Community groups short on tech

"The Evolving Role of Information Technology in Community Development Organizations"

Although community development organizations use computers for word processing, e-mail and some database applications, few have gone beyond the basic use of information technology to transform their organizations, according to a recent report.

The report — titled "The Evolving Role of Information Technology in Community Development Organizations" — cited barriers to adoption, including the high cost of building or acquiring IT platforms and the lack of technical assistance for advanced functions, such as mapping and management software.

The Structured Employment Economic Development Corporation, or Seedco (www.seedco.org), a national nonprofit group that supports community development centers through financial and technical assistance, released the report last month.

Almost all of the community development organizations surveyed — 353 respondents — said IT improved their service delivery and internal operations. Hardware and software costs have declined precipitously, enabling such groups to afford many of the tools, according to the report.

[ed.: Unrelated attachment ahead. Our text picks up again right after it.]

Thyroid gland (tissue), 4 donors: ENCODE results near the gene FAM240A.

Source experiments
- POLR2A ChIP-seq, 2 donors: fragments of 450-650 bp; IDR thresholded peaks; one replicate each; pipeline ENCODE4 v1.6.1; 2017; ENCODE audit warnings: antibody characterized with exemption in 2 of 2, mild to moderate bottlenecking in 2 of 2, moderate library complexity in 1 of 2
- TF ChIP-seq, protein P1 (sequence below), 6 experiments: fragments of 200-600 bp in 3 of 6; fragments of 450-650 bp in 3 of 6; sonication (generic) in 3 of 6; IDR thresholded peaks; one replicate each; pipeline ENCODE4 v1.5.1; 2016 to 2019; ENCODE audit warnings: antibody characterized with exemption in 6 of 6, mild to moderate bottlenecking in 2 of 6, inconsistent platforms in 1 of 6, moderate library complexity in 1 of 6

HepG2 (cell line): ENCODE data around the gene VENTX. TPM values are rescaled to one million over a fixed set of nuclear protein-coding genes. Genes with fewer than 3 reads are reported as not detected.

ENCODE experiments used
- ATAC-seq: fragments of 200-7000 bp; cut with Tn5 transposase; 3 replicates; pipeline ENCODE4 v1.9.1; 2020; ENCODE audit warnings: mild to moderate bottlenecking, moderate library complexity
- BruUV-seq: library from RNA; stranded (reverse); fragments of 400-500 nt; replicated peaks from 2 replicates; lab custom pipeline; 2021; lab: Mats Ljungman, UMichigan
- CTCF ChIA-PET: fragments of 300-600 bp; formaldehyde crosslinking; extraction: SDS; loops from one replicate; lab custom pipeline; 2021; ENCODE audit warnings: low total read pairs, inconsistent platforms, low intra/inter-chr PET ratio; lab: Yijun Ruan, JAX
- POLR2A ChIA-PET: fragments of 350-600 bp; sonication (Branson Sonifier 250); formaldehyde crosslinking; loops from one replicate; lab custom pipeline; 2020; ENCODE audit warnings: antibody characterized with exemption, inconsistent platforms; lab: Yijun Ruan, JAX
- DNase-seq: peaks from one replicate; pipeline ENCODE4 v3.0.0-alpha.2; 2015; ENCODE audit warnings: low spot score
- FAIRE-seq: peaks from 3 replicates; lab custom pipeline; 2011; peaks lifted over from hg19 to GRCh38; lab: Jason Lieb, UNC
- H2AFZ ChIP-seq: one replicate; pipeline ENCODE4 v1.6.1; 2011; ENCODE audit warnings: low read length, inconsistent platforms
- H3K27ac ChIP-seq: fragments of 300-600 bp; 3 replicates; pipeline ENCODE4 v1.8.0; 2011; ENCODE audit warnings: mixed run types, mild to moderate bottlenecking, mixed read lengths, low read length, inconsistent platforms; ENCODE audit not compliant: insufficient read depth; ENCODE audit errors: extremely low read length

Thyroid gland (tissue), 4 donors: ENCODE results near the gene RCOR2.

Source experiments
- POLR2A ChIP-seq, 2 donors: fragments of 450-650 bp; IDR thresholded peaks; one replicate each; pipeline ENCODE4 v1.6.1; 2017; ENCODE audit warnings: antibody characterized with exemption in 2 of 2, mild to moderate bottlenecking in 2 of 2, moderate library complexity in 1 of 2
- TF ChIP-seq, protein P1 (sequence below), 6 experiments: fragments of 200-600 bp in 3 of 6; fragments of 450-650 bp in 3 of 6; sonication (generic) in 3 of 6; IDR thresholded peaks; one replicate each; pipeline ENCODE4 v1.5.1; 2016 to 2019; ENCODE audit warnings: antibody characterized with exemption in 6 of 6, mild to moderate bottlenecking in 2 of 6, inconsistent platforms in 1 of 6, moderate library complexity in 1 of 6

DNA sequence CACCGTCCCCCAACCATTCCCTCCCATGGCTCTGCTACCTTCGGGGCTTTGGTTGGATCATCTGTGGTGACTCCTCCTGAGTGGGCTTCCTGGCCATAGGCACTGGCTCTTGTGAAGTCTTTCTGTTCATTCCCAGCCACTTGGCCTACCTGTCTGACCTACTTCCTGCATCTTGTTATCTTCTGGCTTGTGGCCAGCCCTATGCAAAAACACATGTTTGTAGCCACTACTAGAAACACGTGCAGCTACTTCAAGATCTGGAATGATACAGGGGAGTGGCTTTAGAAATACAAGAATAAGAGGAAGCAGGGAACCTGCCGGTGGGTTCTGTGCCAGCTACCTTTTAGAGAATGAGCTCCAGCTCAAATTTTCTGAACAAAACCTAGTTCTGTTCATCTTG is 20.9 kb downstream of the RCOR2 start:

But the report also cited a number of limitations, including:

* About one-third of the groups lack a Web site.

* Many still rely on donated equipment, which is less sophisticated in running advanced software and has higher maintenance costs.

* Organizations are "not making much use" of geographic information systems to collect community-level data because of the technical expertise required to run the software.

* Median IT spending "has not been very large," possibly because of competing programmatic and operational choices.

* Half to two-thirds of respondents do not have a dedicated IT staff member or department, and about half provide little or no IT training for staff.

The report said IT could have a positive impact on such programs as workforce and economic development, affordable housing and community capacity building. It also suggested that one way to foster IT innovation is through partnerships with colleges and universities, funders and other community groups.

Seedco, in partnership with the research unit at the City University of New York's School of Public Affairs at Baruch College, conducted the survey in February and March 2001.

The organization is engaged in a multiyear project to assess how community-based groups are using IT, and is also identifying and working with eight pilot sites that are using technology creatively to revitalize their communities.

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